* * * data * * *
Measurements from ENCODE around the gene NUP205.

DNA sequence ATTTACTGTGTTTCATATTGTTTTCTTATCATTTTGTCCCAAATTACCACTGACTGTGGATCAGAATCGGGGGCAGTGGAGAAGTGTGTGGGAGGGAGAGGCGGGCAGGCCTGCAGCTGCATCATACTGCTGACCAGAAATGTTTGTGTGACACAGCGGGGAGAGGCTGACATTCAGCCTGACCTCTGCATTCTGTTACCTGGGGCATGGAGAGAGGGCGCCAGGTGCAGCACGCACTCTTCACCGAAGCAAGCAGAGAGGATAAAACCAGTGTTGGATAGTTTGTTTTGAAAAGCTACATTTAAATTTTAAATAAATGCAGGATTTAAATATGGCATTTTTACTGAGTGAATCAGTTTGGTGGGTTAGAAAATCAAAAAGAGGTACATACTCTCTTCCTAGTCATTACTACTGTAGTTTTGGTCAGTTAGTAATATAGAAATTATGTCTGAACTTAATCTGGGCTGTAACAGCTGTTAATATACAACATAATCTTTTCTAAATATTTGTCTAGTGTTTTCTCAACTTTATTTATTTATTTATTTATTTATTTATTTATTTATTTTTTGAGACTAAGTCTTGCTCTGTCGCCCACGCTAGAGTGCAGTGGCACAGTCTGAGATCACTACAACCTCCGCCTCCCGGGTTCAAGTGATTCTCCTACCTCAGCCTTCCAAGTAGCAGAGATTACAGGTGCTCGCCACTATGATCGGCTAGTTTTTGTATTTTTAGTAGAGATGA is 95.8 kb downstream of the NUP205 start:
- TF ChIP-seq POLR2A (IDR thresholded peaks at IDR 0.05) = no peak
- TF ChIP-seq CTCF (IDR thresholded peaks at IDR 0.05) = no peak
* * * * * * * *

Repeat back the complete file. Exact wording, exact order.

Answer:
Measurements from ENCODE around the gene NUP205.

DNA sequence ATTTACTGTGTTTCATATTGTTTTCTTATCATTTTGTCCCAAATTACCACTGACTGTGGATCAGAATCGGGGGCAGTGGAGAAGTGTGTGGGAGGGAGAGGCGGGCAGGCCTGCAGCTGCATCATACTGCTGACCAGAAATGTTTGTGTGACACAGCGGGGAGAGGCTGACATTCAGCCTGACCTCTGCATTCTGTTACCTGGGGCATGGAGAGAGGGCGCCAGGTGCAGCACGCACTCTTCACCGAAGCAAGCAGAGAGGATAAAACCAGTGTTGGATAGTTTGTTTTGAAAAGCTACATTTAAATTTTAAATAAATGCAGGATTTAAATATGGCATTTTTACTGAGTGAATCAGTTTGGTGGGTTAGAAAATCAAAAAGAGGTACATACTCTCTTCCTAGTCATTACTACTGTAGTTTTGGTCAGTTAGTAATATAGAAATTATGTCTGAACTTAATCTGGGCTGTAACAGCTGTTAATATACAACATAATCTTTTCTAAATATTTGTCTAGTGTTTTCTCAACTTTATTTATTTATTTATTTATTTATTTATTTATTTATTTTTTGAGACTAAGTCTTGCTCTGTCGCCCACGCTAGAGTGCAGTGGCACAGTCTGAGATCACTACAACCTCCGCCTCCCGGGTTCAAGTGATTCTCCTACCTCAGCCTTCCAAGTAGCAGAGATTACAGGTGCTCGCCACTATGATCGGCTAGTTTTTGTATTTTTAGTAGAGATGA is 95.8 kb downstream of the NUP205 start:
- TF ChIP-seq POLR2A (IDR thresholded peaks at IDR 0.05) = no peak
- TF ChIP-seq CTCF (IDR thresholded peaks at IDR 0.05) = no peak